Sidney Poitier, the first black man to win a best actor Oscar, has died at 94.
The Hollywood star’s death was confirmed to the BBC by the office of Fred Mitchell, the Bahamas’ minister of foreign affairs.
Poitier was a trailblazing actor and a respected humanitarian and diplomat. He won the Academy Award for best actor for Lilies of the Field in 1963.
Former US President Barack Obama said Poitier “epitomised dignity and grace” and had “singular talent”.
He added that the actor revealed “the power of movies to bring us closer together” and “opened doors for a generation of actors”.
US broadcaster and journalist Oprah Winfrey also paid tribute, saying: “For me the greatest of the ‘Great Trees’ has fallen,” adding the actor “had an enormous soul I will forever cherish”.The BBC is not responsible for the content of external sites.View original tweet on Twitter
Born in Miami, Poitier grew up on a tomato farm in the Bahamas and moved to New York aged 16.
He signed up for a short stint in the army and did several odd jobs while taking acting lessons, en route to becoming a star of the stage and screen in the 1950s and 60s
Poitier broke racial barriers in Hollywood. His appearance in The Defiant Ones in 1958 earned him his first Oscar nomination – in itself a historic achievement for a black man in a lead category at the time.
Five years later he went one better, taking the glory for Lilies of the Field, in which he played a handyman who helps German nuns to build a chapel in the desert.
Speaking on a live Facebook stream on Friday, The Prime Minister of the Bahamas, Philip Davis said: “Our whole Bahamas grieves. But even as we mourn, we celebrate the life of a great Bahamian.”
He added: “His strength of character, his willingness to stand up and be counted and the way he plotted and navigated his life’s journey.
“The boy who moved from the tomato farm to become a waiter in the United States, a young man who not only taught himself to read and write, but who made the expression of words and thoughts and feelings central to his career.”
The actor was a regular on the big screen at a time of racial segregation in the US, appearing in a Patch of Blue in 1965, and then Heat of the Night the year after, followed by Guess Who’s Coming to Dinner, playing a black man with a white fiancée.
In Heat of the Night he portrayed Virgil Tibbs, a black police officer confronting racism during a murder investigation.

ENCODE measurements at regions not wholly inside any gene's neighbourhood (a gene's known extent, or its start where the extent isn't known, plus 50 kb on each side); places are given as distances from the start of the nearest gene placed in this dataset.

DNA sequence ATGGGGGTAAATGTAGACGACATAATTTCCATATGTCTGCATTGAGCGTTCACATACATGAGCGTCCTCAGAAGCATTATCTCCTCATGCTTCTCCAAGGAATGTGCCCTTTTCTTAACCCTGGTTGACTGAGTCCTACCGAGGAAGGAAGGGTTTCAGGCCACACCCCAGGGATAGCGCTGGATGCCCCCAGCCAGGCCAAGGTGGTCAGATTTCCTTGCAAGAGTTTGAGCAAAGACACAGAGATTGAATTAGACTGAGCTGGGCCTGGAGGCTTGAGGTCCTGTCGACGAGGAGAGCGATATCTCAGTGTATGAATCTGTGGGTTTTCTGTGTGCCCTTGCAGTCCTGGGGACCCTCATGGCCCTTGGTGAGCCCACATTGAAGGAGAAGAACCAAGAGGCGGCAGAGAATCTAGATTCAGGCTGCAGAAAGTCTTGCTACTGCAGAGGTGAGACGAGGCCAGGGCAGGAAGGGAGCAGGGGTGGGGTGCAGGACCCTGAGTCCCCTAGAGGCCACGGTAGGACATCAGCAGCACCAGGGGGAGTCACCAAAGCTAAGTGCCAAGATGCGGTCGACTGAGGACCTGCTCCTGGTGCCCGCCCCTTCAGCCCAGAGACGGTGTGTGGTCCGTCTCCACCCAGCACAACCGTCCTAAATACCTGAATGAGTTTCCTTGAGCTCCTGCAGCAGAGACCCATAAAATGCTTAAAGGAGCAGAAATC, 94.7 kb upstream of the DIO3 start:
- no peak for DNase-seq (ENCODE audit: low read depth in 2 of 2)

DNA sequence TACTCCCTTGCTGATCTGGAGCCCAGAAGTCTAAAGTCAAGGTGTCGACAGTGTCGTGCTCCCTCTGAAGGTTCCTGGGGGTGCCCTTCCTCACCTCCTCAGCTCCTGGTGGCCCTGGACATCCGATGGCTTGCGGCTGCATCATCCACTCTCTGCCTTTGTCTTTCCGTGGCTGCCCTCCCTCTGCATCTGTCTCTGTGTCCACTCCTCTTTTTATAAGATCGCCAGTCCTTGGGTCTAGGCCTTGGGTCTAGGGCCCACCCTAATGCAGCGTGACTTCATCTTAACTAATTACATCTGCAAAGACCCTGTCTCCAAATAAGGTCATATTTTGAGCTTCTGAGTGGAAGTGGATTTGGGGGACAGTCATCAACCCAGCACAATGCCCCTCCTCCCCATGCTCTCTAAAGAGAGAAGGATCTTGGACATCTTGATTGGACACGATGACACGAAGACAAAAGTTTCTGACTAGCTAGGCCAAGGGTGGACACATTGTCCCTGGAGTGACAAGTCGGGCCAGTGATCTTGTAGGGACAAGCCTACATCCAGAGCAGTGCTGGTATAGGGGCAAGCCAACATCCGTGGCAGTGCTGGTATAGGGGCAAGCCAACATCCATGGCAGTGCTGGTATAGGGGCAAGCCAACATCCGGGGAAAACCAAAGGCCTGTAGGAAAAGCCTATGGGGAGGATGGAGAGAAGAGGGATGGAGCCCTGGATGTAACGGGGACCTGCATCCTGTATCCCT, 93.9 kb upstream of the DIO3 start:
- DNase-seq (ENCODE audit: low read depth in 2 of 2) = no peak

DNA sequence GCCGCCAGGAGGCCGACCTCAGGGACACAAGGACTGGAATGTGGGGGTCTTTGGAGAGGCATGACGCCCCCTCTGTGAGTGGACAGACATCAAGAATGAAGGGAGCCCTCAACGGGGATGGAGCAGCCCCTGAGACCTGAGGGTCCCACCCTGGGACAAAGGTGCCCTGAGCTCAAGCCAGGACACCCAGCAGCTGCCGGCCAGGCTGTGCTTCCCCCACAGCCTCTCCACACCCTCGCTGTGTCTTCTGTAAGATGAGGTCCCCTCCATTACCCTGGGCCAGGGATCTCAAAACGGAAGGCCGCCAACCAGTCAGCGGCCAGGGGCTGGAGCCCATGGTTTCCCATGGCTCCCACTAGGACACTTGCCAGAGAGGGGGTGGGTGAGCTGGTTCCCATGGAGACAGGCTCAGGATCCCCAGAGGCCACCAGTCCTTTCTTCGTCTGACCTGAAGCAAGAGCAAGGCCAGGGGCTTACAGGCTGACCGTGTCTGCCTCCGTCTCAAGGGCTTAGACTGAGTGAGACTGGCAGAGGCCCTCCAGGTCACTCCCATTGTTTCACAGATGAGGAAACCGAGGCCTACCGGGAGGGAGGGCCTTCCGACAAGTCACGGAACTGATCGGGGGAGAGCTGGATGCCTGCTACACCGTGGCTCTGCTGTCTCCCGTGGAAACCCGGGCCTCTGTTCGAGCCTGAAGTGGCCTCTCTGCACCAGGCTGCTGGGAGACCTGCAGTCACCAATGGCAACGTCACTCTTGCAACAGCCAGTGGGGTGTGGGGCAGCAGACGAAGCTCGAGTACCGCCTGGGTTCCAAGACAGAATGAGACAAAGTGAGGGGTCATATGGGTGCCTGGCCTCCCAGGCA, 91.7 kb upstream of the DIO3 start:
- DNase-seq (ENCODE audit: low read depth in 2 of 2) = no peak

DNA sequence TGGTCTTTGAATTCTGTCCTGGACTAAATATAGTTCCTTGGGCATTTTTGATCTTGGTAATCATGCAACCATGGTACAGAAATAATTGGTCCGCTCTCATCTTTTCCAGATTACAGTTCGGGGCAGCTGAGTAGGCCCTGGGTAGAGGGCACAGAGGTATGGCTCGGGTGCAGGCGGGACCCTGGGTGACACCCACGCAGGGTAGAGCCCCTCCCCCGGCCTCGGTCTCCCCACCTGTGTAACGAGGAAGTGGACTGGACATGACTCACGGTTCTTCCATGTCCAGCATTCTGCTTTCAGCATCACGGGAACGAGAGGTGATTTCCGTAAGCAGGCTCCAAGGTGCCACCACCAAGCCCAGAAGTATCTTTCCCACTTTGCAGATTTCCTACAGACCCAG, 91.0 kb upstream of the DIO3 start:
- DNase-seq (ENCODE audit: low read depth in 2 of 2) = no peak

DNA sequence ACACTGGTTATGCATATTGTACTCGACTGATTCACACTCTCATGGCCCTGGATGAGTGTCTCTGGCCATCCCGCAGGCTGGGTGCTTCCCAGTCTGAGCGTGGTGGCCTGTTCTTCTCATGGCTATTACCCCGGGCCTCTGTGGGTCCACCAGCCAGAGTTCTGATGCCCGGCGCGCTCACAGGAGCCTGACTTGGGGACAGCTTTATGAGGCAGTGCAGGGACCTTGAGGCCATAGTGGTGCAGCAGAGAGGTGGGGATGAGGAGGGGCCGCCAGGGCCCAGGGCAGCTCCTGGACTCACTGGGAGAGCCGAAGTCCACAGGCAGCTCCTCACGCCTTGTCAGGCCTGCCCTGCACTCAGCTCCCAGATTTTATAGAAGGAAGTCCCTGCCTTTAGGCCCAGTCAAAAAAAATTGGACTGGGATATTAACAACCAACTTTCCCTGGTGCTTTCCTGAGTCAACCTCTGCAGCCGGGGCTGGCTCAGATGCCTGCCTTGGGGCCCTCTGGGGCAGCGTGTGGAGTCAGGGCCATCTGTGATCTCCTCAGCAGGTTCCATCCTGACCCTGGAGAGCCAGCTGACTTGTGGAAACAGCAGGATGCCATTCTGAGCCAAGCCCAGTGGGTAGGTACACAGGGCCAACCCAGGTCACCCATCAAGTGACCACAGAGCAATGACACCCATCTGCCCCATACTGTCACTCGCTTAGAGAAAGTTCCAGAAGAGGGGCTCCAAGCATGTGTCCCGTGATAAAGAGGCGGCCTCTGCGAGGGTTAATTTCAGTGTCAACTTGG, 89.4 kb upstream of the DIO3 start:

His other classic films included A Patch of Blue, The Blackboard Jungle and A Raisin in the Sun, which he also performed on Broadway.
He went on to direct a raft of films, and a Broadway play about life and career was announced last month.
‘Tackled racism head on’
Empire magazine’s Amon Warmann told the BBC: “He was a pioneer, he’s so influential and paved the way for so many in the industry to make their own mark, not least Denzel Washington, who paid tribute to him when he won an Oscar.”
Washington, who won an Oscar in 2002 on the same night Poitier won an honorary Oscar, joked as he said: “Forty years I’ve been chasing Sidney and what do they do – they go and give it to him in the same night.”
Warmann added that Poitier “tackled racism head on” in his work but was also “so versatile”.
“He really helped change the game for how black actors were viewed at that time [of his Oscar win]. He was one of the biggest stars during that period.”
Viola Davis, the first black American to win an Oscar, an Emmy and a Tony Award, said: “No words can describe how your work radically shifted my life.
Star Trek actor George Takei paid tribute, calling the actor “a trailblazer who will be mourned by so many for whom he opened the very doors of Hollywood”.
James Bond and Westworld actor Jeffrey Wright added that Poitier was a “landmark actor”
Actress Whoopi Goldberg quoted the lyrics to the song To Sir With Love, which soundtracked Poitier’s 1967 film. “He showed us how to reach for the stars,” she noted, while actor Joseph Gordon-Levitt called him an “an absolute legend”.
In an interview in 2000, Winfrey put it to Poitier that, as producer Quincy Jones had noted, he had “created and defined the African-American in film”.
“It’s been an enormous responsibility,” Poitier replied. “And I accepted it, and I lived in a way that showed how I respected that responsibility.
“I had to. In order for others to come behind me, there were certain things I had to do.”
Author and historian Donald Bogle spoke in a Turner Classic Movies YouTube film about the heights the actor reached during his career.
“Poitier in the 60s is this big star and he’s the only dramatic black actor who works continually in these leading roles and he has big films,” he said.
Screenwriter Richard Wesley added: “At that time, there was a social need for a character like Sidney Poitier. The social changes that were being wrought by the civil rights movement were demanding a different kind of conversation, interaction and introspection on the part of black and white people in America at that time.
“Sidney Poitier’s characterisations on screen were part of that conversation – and they were a necessary part of that conversation.”
Poitier became the first black actor to receive a life achievement award from the American Film Institute in 1992.
Five years later, he was appointed the Bahamas’ ambassador to Japan and he received a knighthood from the Queen in 1974.
As a Bahamian citizen he was eligible for a substantive knighthood, but given he was a US resident and Bahamian by descent the Bahamian authorities preferred it to be an honorary award.
He was married twice and had six children.